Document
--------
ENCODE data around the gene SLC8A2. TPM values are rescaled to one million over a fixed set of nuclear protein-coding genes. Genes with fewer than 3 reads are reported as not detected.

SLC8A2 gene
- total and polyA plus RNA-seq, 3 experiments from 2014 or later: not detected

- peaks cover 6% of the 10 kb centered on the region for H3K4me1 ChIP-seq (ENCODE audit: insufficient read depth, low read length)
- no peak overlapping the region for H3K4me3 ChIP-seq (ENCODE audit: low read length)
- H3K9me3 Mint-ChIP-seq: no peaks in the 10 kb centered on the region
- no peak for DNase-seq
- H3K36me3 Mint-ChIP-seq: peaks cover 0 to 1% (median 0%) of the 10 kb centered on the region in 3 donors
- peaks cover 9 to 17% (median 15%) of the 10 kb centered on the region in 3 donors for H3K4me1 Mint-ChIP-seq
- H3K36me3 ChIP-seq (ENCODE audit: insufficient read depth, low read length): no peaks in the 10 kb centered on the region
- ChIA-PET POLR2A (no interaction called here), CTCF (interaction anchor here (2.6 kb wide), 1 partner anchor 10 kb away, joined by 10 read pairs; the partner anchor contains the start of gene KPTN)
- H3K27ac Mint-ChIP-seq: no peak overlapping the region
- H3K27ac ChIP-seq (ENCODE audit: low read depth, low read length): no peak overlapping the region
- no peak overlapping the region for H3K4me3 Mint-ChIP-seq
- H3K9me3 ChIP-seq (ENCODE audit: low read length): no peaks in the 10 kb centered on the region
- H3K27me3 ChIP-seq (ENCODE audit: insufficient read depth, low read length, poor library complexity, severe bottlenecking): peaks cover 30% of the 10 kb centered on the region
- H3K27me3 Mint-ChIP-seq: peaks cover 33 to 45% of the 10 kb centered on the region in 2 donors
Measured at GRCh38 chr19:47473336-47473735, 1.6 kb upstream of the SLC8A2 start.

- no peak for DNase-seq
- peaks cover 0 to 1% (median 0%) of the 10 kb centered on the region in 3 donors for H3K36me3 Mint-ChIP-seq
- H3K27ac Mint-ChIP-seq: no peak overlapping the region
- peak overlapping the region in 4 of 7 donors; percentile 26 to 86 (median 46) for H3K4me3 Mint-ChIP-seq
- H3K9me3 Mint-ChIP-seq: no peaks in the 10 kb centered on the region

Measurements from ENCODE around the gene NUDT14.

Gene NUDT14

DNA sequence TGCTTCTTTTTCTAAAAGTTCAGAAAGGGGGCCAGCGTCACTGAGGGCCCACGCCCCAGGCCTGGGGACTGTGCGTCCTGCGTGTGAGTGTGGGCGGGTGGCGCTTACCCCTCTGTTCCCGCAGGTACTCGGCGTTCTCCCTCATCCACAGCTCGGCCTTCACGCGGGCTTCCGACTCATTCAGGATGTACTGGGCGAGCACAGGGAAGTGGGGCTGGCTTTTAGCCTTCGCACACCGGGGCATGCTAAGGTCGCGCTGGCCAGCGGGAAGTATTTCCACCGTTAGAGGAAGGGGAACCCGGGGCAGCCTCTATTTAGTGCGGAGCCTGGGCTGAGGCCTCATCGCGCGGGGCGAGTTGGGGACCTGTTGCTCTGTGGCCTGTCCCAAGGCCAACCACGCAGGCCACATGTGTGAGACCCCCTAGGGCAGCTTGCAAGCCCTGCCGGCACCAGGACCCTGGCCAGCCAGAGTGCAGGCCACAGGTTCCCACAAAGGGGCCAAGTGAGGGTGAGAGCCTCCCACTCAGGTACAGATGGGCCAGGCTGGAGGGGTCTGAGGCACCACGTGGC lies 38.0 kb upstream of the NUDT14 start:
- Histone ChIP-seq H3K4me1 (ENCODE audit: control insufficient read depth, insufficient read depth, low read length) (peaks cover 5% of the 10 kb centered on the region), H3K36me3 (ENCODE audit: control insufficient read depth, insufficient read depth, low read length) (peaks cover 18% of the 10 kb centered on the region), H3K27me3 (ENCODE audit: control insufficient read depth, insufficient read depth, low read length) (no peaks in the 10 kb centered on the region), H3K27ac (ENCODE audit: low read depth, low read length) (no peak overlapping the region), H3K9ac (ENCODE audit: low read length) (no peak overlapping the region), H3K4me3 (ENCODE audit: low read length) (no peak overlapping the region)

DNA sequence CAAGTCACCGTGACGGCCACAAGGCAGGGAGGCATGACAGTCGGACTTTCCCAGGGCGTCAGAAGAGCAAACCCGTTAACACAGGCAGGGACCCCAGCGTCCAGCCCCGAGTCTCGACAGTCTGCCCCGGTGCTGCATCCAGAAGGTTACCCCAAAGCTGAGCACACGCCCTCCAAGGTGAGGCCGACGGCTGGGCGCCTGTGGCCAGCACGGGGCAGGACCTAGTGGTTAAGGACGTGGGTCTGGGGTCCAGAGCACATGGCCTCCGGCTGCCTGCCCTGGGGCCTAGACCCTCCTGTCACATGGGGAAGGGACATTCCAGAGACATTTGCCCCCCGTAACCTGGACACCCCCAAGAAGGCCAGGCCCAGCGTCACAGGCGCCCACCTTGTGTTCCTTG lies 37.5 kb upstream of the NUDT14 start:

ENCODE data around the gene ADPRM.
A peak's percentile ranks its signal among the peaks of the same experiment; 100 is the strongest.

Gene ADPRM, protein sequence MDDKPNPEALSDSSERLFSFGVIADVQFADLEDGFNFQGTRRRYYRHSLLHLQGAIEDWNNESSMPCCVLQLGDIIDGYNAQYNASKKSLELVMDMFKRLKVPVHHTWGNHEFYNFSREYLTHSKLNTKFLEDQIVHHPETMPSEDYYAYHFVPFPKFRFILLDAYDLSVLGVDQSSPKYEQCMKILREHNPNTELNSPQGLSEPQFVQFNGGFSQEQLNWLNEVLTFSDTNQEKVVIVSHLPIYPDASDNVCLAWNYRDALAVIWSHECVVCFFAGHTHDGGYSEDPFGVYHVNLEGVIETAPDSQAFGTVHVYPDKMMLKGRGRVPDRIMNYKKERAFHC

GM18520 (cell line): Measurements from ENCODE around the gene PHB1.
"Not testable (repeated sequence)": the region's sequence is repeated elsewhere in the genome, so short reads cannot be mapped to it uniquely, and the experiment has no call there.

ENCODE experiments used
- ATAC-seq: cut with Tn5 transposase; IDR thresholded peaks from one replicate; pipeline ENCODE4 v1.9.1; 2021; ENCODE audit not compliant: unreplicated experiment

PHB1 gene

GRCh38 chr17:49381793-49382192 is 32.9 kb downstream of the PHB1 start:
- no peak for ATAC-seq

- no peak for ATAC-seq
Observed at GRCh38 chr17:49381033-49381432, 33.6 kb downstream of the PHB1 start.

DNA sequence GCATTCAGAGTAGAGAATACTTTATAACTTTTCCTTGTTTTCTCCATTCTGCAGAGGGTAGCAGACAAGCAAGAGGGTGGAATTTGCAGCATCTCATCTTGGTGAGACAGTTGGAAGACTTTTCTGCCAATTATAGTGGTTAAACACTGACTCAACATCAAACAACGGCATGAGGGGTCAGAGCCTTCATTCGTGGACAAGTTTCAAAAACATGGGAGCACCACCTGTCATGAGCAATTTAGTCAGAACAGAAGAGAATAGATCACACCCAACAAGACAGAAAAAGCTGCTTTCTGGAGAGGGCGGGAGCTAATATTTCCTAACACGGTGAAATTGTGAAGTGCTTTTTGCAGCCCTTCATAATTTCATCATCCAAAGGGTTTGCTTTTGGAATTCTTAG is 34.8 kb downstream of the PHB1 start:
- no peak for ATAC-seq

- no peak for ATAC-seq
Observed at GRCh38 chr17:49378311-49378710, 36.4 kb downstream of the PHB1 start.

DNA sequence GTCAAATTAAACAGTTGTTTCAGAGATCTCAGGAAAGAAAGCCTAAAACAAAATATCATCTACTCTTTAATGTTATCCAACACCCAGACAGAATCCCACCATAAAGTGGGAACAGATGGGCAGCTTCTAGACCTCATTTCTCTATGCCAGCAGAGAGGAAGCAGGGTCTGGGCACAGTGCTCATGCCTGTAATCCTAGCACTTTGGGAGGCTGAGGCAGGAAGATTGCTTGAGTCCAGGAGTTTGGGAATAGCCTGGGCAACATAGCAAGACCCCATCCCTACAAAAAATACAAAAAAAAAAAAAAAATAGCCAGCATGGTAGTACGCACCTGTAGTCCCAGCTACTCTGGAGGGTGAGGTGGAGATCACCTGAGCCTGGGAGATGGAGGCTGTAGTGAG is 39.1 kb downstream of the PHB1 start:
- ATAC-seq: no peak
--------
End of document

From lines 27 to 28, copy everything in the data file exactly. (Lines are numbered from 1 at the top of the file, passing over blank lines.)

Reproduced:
- Histone ChIP-seq H3K4me1 (ENCODE audit: control insufficient read depth, insufficient read depth, low read length) (peaks cover 5% of the 10 kb centered on the region), H3K36me3 (ENCODE audit: control insufficient read depth, insufficient read depth, low read length) (peaks cover 18% of the 10 kb centered on the region), H3K27me3 (ENCODE audit: control insufficient read depth, insufficient read depth, low read length) (no peaks in the 10 kb centered on the region), H3K27ac (ENCODE audit: low read depth, low read length) (no peak overlapping the region), H3K9ac (ENCODE audit: low read length) (no peak overlapping the region), H3K4me3 (ENCODE audit: low read length) (no peak overlapping the region)

DNA sequence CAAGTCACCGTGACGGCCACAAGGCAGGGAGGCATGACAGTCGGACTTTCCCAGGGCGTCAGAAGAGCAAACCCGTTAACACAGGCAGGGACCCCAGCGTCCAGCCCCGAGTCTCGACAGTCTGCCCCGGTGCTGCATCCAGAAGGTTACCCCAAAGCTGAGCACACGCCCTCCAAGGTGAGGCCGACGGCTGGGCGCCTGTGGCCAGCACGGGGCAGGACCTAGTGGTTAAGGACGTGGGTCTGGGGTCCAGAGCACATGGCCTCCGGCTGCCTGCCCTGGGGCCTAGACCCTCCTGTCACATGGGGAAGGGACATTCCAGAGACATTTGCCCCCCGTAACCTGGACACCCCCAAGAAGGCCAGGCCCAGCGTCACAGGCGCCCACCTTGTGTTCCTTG lies 37.5 kb upstream of the NUDT14 start: